So – we’re about four weeks into our Corvid 19 lock down and I fixed the light leak in my Olympus OM-30 – I took these photos as a test, but they turned out grand – because if you take a picture of 16 week old Labrador you cannot take a bad picture.
TheWorthing bus rally 2019 was a splendid. Worthing always looks lovely, but when you add antique buses and a big wheel the day promises to be perfect. On the day, however, it was overcast – and I was planning to take some trichromic pictures of the buses and the wheel. Unfortunately I used a new (to me) Olympus OM 30 for the trichromic which had a massive light leak. Naturally I only discovered the leak when I emerged from the dark room.
Here is a nice picture of Kitty and Winifred standing by the Worthing Big Wheel on Bus Day – part of the Worthing Lions Festival 2019
This summer we took our old van and our middle aged dogs on a road trip to meet up with my son and his partner – and to meet her folks.
Our van likes to do about 100 miles a day – so a return trip from Worthing to Beamish took us 10 days. The weather was pretty wet, but we weren’t downhearted and the van behaved faultlessly – the van, Hildegarde, has now gone off for her annual make over so while she is away having her welds welded we can look at these pictures and make plans for next year.
All the photos were shot using an Olympus OM30 and fuji colour negative film – all developed at home in the sink!
As well as visiting Beamish open air museum we also visited the wonderful Yorkshire sculpture park.
I took my Mamiya C3 camera with some Fujichrome slide film because I wanted to capture the moment of the 100th anniversary of the end of the first world war. The space around the war memorial by Worthing town hall was crammed with people, it was a touching moment as we remembered the fallen – and were reminded of the huge sacrifices the world made during that conflict.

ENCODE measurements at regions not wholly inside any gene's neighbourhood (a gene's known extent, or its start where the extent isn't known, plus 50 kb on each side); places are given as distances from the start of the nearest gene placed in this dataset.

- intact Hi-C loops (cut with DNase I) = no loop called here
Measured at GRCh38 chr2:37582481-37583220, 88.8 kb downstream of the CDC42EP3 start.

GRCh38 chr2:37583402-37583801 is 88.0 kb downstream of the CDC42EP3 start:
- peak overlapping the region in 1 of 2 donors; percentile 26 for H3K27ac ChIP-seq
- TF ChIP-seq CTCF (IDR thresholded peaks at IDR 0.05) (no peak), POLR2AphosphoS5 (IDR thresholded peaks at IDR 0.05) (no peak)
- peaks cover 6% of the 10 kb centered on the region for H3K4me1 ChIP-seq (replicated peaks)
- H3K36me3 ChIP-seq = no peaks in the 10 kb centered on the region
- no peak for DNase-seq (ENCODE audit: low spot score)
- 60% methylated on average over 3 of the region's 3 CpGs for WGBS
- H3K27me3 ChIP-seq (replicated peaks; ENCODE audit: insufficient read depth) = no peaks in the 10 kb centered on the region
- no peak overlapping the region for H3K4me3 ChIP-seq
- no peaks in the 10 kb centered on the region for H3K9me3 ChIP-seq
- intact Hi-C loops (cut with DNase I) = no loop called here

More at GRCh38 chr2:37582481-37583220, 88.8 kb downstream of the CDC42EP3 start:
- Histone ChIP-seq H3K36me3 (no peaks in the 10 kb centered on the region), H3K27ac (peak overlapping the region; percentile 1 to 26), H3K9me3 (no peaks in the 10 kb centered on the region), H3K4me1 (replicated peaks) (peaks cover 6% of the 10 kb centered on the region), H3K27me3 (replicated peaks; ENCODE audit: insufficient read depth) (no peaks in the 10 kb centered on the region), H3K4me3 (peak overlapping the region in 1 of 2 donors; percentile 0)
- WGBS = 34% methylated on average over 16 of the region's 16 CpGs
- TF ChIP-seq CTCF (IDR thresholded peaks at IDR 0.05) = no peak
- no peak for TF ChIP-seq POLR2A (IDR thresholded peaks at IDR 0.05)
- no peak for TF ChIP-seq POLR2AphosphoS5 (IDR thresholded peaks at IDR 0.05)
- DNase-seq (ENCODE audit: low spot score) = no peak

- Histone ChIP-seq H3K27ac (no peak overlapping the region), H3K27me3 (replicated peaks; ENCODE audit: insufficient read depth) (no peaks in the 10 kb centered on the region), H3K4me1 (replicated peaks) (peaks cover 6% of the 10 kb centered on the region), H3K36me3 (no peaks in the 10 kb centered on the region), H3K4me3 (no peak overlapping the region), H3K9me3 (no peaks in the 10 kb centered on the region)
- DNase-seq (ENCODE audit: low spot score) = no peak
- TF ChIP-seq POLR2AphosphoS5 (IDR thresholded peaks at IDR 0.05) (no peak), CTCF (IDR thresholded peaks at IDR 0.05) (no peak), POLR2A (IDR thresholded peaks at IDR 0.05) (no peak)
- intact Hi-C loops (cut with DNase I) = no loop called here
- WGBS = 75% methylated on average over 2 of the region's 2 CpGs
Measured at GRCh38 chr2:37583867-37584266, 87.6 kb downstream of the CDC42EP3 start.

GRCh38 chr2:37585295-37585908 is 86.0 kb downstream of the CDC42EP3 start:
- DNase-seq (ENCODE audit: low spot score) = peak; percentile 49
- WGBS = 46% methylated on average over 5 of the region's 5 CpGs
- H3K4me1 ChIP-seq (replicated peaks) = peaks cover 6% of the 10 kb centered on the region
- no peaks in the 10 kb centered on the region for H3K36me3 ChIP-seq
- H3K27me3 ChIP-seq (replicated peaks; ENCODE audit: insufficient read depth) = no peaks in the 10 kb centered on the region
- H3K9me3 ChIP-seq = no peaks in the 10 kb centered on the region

Classic educational film strips are shot in ‘half-frame’ 35mm. Actually the way the images are set out in the film is just like 35mm movie film.
Above is a section of a film strip called “Life in the Summer”. I am scanning these old strips for posting on the web in due course. I thought it would be fun to buy a half-frame 35mm camera and see what it could do.
The camera I got was an Olympus Pen EE2. EE stands for ‘Electric Eye’. It has an selenium exposure around the fixed focus lens. The meter stops you taking a picture if there is low light ; it makes a red flag appear in the view finder.
Such a nice piece of equipment it doesn’t even need a battery.
Actually, I had a false start with this. I got hold of a 45 year old Olympus Pen EE from Ebay which had a faulty exposure meter – it did take some pictures but the exposures were all over the place. So I found a slightly younger camera, the EE2, on Ebay and imported it from The Netherlands. It’s a beauty – and here is a picture of it taken with my pinhole camera.
Is this too meta? Cameras taking with other cameras? This post is about half frame 35mm – we’ll cover off educational film strips and pinhole cameras another time!
Because half frame cameras take half size negatives you get twice as many pictures per roll of film. That’s 72 pictures for a 36 shot roll. No wonder I was shooting off images like someone using a mobile phone. Here are a couple of images from the gallery.
Here are some pictures taken on new year’s day 2019. It’s the Sompting Village Morris dancers bringing in the new year at the Richard Cobden here in sunny Worthing.
Here are my second set of trichromic photographs. I noticed in my previous set a lot of colour fringing where the black and white images didn’t quite line up. This was due to the camera moving when I changed the colour filter, and the fact that I was in zoom lens which zoomed in or out slightly while I was changing the filter. So this time I used a fixed lens and a lovely Olympus OM30 camera – much more solid results.
You can’t help but notice the people appear in different colours. They really bring out the time effects these images can produce!
These photos were taken using the trichrome technique: each is made up of three black & white images shot through a primary colour filter. Red, Green and Blue. Then combined to make a colour image. These are my first attempts – I love the colour fringes when the camera moves between shots, or the ghostly images of people and cars that move between colour changes.